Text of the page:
You can get from here to there, but how do you feel at the end?

Paris Air Show » 2007
June 13, 2007, 11:34 AM

By next year, the giant Airbus A380 will be transporting passengers around the globe on nonstop flights of as much as 8,000 nm.

A year later, rival Boeing’s 787 Dreamliner will take to the air, capable of flying nonstop between any two city pairs on the globe, also about 8,000 nm. That would be about 14 hours in the air, which begs the question, if they can take you from almost anywhere to there, how are you going to feel by the time you get to wherever there is?

With that in mind, the airlines and companies that design and create the seats are offering a wide range of innovative possibilities. Not to make you forget you’re
flying, but hopefully to make it as comfortable as possible.

At trade shows this year, seat designers and manufacturers have been pulling out all the stops, some not merely content to expand the envelope but preferring to toss it out and start fresh.

Several months ago, Premium Aircraft Interiors Group’s Contour division announced its new Venus first-class suite. Not merely a seat, mind you, but a suite. An optional sliding ottoman feature produces a guest seat, and a sidewall has sufficient space for a hanging wardrobe, albeit a limited one. A full-flat bed might be expected, but this one is a luxurious 3 feet 7 inches wide and extends to 6 feet 11 inches, sufficient for the average basketball player. For convenience, both the table and reading lamp are on sliding tracks.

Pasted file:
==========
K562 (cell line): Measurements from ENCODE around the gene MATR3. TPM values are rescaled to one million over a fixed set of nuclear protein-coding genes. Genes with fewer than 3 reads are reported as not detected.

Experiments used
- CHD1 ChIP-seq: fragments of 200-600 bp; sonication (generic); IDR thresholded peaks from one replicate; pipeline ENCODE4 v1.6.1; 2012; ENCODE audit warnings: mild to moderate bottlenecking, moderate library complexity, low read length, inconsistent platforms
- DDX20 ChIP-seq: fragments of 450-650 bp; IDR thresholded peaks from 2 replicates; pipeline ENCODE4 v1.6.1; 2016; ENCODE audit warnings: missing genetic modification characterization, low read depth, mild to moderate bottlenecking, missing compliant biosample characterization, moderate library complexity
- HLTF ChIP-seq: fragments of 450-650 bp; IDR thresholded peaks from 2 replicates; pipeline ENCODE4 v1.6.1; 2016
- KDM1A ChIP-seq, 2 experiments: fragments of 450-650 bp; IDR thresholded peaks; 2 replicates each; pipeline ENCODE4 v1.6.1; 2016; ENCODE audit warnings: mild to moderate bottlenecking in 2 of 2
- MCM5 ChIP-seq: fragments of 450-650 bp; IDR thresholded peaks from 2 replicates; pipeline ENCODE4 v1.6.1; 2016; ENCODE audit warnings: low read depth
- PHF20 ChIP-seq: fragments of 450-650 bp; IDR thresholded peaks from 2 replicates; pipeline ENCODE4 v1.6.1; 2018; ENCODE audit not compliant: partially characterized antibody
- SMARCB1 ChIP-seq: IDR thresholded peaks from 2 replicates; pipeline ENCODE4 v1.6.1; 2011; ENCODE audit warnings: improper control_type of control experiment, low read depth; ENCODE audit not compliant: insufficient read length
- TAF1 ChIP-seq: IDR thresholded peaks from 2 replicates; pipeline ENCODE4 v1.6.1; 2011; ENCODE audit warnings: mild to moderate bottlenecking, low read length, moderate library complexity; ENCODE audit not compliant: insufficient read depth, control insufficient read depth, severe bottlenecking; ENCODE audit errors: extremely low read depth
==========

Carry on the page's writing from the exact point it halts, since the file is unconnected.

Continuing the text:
The company also announced in April that five airlines have selected its new Aura business-class seat as standard on their Boeing 787 fleets. Reading lights are on flexible arms for easy positioning and a pocket partition can be pulled up to provide more privacy. The recline feature allows the airline to re-program the seat for a full-flat or angled bed, depending on the demands of seasonal routes. There is additional storage under the built-in footstool opposite the seat.

Perhaps the most innovative passenger seat design came from Premium in partnership with Acumen Design Associates. The coach-class arrangement has passengers in alternating front- and rear-facing seats. The design allows additional shoulder and seat width, as well as four more inches of legroom. According to Ben Bettell, business development director at Premium Aircraft Interiors, the Freedom seat can “show a gain of eight percent in passenger numbers and provide an additional two inches of pitch, or four additional inches of pitch while retaining the same number of passengers.”

EADS Sogerma of Rochefort, France, has its own contribution to improving the life of the business-class traveler with its Evolys seat. The reading light is on a flexible arm and the adjacent seat is separated by a privacy panel. Built into the seat is considerable room for storage, from literature to packages, a feature sorely lacking in past designs. Cup holders are built into the literature pocket assembly of each seat back.

Recaro of Schwaebisch, Germany, introduced its CL 3610 economy-class seat last spring as the first seat based on single-beam technology, and the first shipsets were delivered to launch customer Jet Airways of Mumbai, India, this spring. The company has also been contracted to provide the same seats for a fleet of Airbus A330s and Boeing 777s. The single-beam carbon fiber composite technology allows more legroom.